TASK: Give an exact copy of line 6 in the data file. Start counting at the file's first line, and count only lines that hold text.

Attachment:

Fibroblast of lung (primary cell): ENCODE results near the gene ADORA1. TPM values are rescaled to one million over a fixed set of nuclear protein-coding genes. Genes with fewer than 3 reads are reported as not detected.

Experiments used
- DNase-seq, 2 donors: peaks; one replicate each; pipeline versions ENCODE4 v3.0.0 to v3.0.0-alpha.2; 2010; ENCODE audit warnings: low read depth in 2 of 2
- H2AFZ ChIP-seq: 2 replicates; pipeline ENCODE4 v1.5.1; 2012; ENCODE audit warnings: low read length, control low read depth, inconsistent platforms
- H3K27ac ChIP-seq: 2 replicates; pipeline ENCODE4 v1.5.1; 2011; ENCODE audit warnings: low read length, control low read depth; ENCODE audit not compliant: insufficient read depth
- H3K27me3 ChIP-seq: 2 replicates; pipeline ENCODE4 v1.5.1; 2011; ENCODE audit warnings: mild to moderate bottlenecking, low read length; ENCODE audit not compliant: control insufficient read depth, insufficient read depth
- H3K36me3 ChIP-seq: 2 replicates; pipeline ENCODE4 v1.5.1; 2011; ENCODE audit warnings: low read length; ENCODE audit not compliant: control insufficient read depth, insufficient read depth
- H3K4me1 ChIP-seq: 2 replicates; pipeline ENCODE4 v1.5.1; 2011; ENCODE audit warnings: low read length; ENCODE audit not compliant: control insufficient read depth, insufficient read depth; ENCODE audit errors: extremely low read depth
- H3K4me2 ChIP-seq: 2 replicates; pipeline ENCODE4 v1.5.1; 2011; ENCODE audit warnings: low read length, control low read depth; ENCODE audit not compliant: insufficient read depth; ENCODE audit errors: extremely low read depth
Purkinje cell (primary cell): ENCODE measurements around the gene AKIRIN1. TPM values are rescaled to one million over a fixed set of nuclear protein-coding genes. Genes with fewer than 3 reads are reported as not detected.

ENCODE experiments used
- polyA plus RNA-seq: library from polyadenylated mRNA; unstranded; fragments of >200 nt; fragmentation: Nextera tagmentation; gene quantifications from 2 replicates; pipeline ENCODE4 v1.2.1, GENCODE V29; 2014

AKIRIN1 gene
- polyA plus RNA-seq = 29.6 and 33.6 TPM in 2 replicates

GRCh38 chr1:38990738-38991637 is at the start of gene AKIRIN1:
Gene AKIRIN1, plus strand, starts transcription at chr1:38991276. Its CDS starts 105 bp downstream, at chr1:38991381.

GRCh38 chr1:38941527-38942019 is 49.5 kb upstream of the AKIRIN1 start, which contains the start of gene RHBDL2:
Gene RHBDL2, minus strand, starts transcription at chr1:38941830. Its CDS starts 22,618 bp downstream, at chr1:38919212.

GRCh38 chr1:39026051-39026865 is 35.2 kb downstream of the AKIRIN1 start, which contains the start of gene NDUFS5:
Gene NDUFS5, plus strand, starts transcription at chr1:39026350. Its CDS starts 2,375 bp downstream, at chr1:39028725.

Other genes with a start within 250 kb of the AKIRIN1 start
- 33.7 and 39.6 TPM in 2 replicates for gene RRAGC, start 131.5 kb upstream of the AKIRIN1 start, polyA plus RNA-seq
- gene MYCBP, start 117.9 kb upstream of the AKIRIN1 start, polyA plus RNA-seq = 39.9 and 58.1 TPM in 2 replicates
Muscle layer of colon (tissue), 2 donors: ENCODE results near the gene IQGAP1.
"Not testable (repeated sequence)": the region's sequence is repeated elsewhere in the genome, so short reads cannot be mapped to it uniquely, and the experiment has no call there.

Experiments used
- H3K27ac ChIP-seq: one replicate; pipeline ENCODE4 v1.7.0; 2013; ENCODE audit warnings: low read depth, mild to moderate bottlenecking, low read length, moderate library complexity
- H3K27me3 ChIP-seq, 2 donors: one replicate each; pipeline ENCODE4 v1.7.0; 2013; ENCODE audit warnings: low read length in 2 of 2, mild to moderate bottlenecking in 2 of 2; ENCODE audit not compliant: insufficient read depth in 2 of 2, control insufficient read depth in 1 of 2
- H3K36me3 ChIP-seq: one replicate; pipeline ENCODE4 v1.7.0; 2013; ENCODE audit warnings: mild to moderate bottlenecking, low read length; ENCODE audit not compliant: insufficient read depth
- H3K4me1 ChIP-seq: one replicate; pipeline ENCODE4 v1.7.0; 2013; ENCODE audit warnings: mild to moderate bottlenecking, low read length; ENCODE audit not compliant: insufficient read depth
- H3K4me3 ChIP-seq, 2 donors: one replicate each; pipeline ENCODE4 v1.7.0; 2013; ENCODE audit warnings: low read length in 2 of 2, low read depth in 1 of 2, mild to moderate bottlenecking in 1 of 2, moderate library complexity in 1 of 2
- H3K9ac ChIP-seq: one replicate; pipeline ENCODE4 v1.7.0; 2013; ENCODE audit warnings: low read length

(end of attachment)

- H3K27me3 ChIP-seq: 2 replicates; pipeline ENCODE4 v1.5.1; 2011; ENCODE audit warnings: mild to moderate bottlenecking, low read length; ENCODE audit not compliant: control insufficient read depth, insufficient read depth